Upturned Earth, a new novel by Karen Jennings, takes us to Namaqualand, the copper mining district of the Cape Colony during the winter of 1886.
We join William Hull on his journey from Cape Town, he is seasick throughout, to take up his position as magistrate which, he discovers, has been offered to him because no other man would take it.
Upon arrival in Okiep he is not impressed: ‘The bulk of the town – roads, hillocks, plains – was black with slag.’ Yet, he is determined is make it work: ‘He would be firm. Punishment would be meted out. The law would be laid down.’ Though he will soon learn that the CCMC – the Cape Copper Mining Company – is a law unto itself.
The Cape Copper Mining Company did exist, but the events described in Upturned Earth are fictional.
Next we are introduced to another protagonist, Molefi Noki, a miner, when he is on his way back from his village in the Idutywa Reserve situated in the Transkei Territory. This is his first visit in five years. After months of helping the villagers with planting and harvesting, he has to go back to job in the Okiep mine, and leave his heavily pregnant wife behind.
It is through these two contrasting figures Hull, seen as being in the pocket of the CCMC management, whether he likes it or not, and Noki clinging on to his job, that a gripping picture emerges of life in and around the copper mines.
The volatile relationship between the miners and management is presented in a delicate, engrossing way. Life may be hard down in the mines but acts of a caring human nature shine through.
Along the way we find out that the miners are not a homogeneous group, they’re made up of white folk having emigrated, the original black population, and the Baster, who are descendants from the bastard children of Dutch men and native women. This gives them a sense of pride, most apparent in their leader their leader, Kaptijn Adam Waterboer.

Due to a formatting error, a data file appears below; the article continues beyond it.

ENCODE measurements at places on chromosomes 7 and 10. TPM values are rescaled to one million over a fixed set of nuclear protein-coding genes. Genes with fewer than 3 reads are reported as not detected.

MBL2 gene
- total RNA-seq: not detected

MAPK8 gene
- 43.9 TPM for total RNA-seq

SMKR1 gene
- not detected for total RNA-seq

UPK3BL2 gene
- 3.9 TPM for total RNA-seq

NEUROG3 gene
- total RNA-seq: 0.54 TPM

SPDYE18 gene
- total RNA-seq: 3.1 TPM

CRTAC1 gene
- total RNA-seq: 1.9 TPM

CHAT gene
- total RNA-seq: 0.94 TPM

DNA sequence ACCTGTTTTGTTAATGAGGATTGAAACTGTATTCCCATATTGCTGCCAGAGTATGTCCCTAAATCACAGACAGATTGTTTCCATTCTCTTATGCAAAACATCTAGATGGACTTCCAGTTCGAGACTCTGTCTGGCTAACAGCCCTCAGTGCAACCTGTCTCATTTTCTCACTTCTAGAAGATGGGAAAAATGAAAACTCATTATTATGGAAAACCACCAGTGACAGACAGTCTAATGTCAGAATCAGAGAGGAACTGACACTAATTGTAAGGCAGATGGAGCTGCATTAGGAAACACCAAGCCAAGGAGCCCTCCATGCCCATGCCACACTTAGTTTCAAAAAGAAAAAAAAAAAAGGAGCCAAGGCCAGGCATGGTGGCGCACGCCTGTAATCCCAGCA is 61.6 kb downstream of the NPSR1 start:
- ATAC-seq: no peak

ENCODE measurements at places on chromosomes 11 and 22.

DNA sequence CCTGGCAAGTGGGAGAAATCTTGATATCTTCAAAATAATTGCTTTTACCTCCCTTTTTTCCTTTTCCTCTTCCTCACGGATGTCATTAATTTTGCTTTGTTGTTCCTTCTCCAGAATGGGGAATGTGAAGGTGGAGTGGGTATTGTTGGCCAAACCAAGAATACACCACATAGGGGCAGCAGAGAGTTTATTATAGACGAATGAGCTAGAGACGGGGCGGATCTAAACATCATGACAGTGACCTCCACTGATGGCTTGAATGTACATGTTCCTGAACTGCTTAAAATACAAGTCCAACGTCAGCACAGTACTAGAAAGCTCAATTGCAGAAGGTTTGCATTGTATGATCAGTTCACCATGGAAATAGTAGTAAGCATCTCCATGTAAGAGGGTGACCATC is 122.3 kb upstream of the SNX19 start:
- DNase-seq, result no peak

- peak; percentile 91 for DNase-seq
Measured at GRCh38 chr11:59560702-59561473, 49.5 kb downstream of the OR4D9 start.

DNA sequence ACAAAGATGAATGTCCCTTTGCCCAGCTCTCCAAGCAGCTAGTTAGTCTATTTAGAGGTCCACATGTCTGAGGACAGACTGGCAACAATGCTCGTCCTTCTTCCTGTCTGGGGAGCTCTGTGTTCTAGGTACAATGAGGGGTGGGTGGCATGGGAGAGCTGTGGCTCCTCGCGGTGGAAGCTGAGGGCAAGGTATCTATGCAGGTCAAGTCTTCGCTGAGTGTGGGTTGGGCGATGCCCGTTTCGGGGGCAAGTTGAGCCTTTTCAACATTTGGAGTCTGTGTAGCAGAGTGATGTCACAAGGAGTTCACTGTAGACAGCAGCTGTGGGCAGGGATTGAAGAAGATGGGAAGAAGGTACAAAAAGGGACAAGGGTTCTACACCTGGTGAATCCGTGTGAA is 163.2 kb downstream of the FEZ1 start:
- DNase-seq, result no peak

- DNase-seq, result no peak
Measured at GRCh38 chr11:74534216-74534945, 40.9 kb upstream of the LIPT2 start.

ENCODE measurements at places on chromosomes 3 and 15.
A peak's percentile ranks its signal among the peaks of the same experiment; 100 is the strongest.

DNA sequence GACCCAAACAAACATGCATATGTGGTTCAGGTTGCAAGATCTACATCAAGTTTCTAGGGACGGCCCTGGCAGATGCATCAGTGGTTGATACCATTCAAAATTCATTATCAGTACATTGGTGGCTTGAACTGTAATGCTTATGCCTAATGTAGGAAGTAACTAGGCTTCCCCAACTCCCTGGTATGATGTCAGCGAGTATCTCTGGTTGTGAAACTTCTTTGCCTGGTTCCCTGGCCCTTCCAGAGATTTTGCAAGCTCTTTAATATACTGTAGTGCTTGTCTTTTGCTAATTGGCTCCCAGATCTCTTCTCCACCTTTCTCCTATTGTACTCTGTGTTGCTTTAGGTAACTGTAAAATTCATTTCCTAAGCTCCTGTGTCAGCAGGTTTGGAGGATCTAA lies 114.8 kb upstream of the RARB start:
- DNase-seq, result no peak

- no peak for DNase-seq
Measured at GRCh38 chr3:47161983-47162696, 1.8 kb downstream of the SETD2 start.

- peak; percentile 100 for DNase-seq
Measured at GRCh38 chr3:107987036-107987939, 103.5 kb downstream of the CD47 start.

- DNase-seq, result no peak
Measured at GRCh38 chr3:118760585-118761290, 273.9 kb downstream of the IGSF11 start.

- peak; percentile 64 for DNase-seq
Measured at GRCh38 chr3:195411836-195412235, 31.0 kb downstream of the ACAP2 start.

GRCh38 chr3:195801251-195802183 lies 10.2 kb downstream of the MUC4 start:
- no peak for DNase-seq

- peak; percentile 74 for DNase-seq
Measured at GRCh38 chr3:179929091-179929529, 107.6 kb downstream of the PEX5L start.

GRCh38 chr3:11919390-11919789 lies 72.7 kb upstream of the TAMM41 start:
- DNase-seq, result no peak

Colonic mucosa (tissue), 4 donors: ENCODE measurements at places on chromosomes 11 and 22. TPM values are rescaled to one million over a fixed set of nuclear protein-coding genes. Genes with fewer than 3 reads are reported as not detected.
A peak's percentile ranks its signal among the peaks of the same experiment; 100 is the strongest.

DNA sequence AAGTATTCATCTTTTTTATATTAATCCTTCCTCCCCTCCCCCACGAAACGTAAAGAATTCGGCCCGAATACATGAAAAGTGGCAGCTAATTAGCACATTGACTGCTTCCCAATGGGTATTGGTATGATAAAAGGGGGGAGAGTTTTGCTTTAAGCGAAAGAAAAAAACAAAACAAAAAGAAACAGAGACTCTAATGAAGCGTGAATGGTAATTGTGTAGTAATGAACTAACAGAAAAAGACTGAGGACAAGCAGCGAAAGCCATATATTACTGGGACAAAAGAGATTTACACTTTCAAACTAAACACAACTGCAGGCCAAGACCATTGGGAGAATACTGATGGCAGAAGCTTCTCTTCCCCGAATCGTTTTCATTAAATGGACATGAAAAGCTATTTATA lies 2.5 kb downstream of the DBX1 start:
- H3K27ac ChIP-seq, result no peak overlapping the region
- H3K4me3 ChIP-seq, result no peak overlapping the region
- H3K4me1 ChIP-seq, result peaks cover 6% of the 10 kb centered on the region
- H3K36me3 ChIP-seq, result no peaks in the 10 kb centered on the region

How does this diverse community copes with the calamities mining tends to inflict on its workforce? Karen’s sensitive account of daily life creates a riveting story that makes you root for Hull and Noki.
At the start of the story, our seasick magistrate Hull meets Mrs McBride, a much put-upon young widow, who tried her best to run away from the influence of the CCMC. How will their relation develop and will it lead to something that gives hope for the future?
Jennings makes you think about what’s good and bad, which side you should be on, something that is often not really such a clear-cut choice. She gives a voice to people who even in today’s society struggle to make themselves heard.
As Karen sums it up: at the very least Upturned Earth exists as a comment on the history of commercial mining in South Africa – the exploitation, conditions and corruption that began in the 1850s and continue to the present.
Upturned Earth is a vital novel championing the underdog. Let it take you on a journey.